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Jan. 4, 2019 / 8:31 PM GMT
By Martha C. White
President Donald Trump touted the success of his trade and economic policies in remarks to reporters in the White House Rose Garden on Friday while praising the monthly jobs report numbers.
Trump singled out the steel industry as a “miracle,” saying the sector was now “thriving” despite being “practically out of business when I came in to office as president.”
However, recent industry data does not appear to back that claim. Shares in U.S. Steel have fallen by more than 60 percent since their high last year, and industry experts describe “a secular downtrend” that could eventually reach “a low in the single digits.”
“I don’t think it’s valid to say that it’s come roaring back. It hasn’t. It’s stopped falling,” said Jacob Kirkegaard, senior fellow at the Peterson Institute for International Economics. “Profitability has increased, but this hasn’t meant that tens of thousands of American steel workers suddenly have a job. Over the course of the Trump presidency, you’re looking at an increase of about 4,000 jobs. For an industry that has somewhere between 80,000 and 140,000 employees… it is positive, but at the great expense of other sectors.”
The monthly jobs report, prepared by the Bureau of Labor Statistics, did show gains in the healthcare sector, which added 50,000 jobs last month and 346,000 for the year. Manufacturing is also expanding, adding 32,000 jobs in December, the bulk of which — 19,000 jobs — was in durable goods production.
This growth, which included the addition of 7,000 jobs in the manufacturing of fabricated metal products and 4,000 jobs in computer and electronic product production, was cheered by Alliance for American Manufacturing president Scott Paul, who credited the Trump administration’s protectionist policies in a statement. “With 32,000 new jobs last month, tough action against trade cheats is helping create new jobs for American workers,” he said.
But bellwether American businesses from Apple to General Motors have blamed the Trump administration’s policies on trade for falling sales and lost jobs, and the Institute for Supply Management’s most recent manufacturing index, while still expansionary at 54.1 (figures of 50 and higher indicate expansion), fell by 5.2 points, the largest month-to-month drop since the financial crisis.
Economists warned that the manufacturing sector’s gains could be vulnerable if if the current trade negotiations with China fall apart, and tariffs on steel and aluminum are raised or trade sanctions are expanded to include a much broader array of Chinese goods — including many consumer goods.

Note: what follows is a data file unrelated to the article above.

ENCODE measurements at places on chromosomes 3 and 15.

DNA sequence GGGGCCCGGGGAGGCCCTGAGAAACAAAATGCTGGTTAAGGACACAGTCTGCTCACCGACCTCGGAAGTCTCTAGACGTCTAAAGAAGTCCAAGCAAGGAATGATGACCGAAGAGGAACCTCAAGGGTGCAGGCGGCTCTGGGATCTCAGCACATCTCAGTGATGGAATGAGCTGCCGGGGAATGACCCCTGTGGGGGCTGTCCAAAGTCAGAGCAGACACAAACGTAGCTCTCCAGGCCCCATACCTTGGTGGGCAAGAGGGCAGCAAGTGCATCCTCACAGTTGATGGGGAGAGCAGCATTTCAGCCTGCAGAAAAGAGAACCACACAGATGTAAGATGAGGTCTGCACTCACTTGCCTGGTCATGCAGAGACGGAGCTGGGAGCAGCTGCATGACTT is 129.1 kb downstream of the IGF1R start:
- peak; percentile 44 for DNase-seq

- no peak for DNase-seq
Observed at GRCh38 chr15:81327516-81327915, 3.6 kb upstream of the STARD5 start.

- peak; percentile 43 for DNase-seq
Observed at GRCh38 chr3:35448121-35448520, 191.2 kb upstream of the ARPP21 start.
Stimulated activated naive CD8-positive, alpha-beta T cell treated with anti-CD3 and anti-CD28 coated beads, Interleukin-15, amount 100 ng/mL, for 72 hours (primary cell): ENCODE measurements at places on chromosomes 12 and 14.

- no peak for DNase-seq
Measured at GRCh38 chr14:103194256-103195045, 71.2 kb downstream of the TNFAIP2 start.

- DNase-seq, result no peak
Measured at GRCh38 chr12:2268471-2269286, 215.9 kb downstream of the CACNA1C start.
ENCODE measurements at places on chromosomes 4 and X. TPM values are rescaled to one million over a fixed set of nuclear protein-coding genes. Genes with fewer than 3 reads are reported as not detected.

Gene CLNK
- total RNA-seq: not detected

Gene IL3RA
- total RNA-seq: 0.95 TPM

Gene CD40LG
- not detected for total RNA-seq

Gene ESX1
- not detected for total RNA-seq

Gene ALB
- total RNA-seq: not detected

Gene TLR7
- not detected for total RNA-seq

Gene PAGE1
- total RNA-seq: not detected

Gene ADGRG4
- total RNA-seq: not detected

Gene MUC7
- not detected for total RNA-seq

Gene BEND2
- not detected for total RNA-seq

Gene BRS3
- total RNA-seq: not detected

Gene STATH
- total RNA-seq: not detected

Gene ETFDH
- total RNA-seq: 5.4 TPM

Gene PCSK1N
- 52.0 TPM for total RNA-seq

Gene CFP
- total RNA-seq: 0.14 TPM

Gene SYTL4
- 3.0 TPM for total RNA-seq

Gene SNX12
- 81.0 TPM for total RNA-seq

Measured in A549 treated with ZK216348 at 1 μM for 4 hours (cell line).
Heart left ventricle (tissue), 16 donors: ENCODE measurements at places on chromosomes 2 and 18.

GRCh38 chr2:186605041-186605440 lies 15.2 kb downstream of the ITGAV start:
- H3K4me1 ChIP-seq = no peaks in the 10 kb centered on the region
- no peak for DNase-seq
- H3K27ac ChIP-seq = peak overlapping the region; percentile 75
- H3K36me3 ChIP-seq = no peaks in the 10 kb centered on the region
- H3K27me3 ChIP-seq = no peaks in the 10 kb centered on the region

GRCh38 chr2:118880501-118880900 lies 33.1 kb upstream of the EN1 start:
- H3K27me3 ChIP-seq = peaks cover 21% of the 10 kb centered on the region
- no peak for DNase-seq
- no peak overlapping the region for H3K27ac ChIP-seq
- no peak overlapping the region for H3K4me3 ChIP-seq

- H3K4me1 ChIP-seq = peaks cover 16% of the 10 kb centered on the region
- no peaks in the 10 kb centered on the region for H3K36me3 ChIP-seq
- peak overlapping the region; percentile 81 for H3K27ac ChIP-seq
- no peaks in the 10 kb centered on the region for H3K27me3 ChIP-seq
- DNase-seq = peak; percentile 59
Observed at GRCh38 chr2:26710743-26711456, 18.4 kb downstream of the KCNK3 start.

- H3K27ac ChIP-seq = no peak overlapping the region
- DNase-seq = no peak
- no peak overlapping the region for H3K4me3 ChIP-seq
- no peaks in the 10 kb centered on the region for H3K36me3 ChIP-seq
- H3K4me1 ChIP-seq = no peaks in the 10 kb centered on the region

“It may be disguised right now because we have such high employment levels,” said Nicholas Lardy, a senior fellow at Peterson Institute for International Economics, adding that workers and job-seekers could start feeling the effects of a trade war within a few quarters if input costs were to spike, or higher prices on retail goods prompted a slowdown in consumer spending.
This is critical because the currently robust level of consumer spending is key to the expansion of two other labor market sectors that expanded in December: retail and leisure and hospitality. ADP’s payroll report found that leisure and hospitality businesses added 39,000 jobs; the BLS documented an increase of 41,000 new jobs at food service establishments like restaurants and bars. And despite retailers’ well-documented challenges shifting from brick-and-mortar to omnichannel shopping, the holiday shopping season was a boon. Stores — particularly general merchandise stores and car dealerships — added a total of 24,000 jobs last month, BLS data found.
“The problem with some of these is they can become self-fulfilling. If they extend for a long period of time, they can start to hurt soft sentiment survey data and eventually that spills into hard data,” said Darrell Cronk, president of the Wells Fargo Investment Institute.
Martha C. White
Martha C. White is an NBC News contributor who writes about business, finance, and the economy.
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